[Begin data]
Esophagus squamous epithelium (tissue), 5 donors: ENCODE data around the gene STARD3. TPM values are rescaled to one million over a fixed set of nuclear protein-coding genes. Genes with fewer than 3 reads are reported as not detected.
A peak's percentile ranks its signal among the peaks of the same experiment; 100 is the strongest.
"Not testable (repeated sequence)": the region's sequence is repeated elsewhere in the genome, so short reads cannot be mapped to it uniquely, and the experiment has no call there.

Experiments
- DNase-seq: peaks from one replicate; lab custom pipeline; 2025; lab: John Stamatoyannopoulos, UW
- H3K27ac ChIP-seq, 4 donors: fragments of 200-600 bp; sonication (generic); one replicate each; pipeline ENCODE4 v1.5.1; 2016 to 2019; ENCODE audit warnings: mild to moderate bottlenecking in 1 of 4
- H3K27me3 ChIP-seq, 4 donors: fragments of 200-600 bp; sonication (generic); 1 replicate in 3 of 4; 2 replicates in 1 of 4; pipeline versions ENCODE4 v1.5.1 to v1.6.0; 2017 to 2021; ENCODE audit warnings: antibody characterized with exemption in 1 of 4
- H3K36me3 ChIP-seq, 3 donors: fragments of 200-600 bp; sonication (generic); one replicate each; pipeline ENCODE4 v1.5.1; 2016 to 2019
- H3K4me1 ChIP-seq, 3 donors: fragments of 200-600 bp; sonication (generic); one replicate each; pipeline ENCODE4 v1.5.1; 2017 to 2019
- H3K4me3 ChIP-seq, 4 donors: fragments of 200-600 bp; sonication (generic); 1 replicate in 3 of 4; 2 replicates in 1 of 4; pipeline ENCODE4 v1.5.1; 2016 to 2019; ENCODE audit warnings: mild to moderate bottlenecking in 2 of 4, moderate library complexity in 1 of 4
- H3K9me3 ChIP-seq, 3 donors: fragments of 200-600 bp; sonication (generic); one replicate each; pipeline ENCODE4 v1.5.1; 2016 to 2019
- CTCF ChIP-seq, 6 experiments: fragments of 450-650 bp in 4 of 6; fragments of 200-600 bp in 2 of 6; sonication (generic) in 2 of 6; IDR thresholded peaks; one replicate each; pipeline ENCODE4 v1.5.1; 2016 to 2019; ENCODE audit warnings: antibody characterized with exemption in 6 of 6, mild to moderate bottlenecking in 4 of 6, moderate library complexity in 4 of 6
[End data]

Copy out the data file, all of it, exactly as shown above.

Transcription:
Esophagus squamous epithelium (tissue), 5 donors: ENCODE data around the gene STARD3. TPM values are rescaled to one million over a fixed set of nuclear protein-coding genes. Genes with fewer than 3 reads are reported as not detected.
A peak's percentile ranks its signal among the peaks of the same experiment; 100 is the strongest.
"Not testable (repeated sequence)": the region's sequence is repeated elsewhere in the genome, so short reads cannot be mapped to it uniquely, and the experiment has no call there.

Experiments
- DNase-seq: peaks from one replicate; lab custom pipeline; 2025; lab: John Stamatoyannopoulos, UW
- H3K27ac ChIP-seq, 4 donors: fragments of 200-600 bp; sonication (generic); one replicate each; pipeline ENCODE4 v1.5.1; 2016 to 2019; ENCODE audit warnings: mild to moderate bottlenecking in 1 of 4
- H3K27me3 ChIP-seq, 4 donors: fragments of 200-600 bp; sonication (generic); 1 replicate in 3 of 4; 2 replicates in 1 of 4; pipeline versions ENCODE4 v1.5.1 to v1.6.0; 2017 to 2021; ENCODE audit warnings: antibody characterized with exemption in 1 of 4
- H3K36me3 ChIP-seq, 3 donors: fragments of 200-600 bp; sonication (generic); one replicate each; pipeline ENCODE4 v1.5.1; 2016 to 2019
- H3K4me1 ChIP-seq, 3 donors: fragments of 200-600 bp; sonication (generic); one replicate each; pipeline ENCODE4 v1.5.1; 2017 to 2019
- H3K4me3 ChIP-seq, 4 donors: fragments of 200-600 bp; sonication (generic); 1 replicate in 3 of 4; 2 replicates in 1 of 4; pipeline ENCODE4 v1.5.1; 2016 to 2019; ENCODE audit warnings: mild to moderate bottlenecking in 2 of 4, moderate library complexity in 1 of 4
- H3K9me3 ChIP-seq, 3 donors: fragments of 200-600 bp; sonication (generic); one replicate each; pipeline ENCODE4 v1.5.1; 2016 to 2019
- CTCF ChIP-seq, 6 experiments: fragments of 450-650 bp in 4 of 6; fragments of 200-600 bp in 2 of 6; sonication (generic) in 2 of 6; IDR thresholded peaks; one replicate each; pipeline ENCODE4 v1.5.1; 2016 to 2019; ENCODE audit warnings: antibody characterized with exemption in 6 of 6, mild to moderate bottlenecking in 4 of 6, moderate library complexity in 4 of 6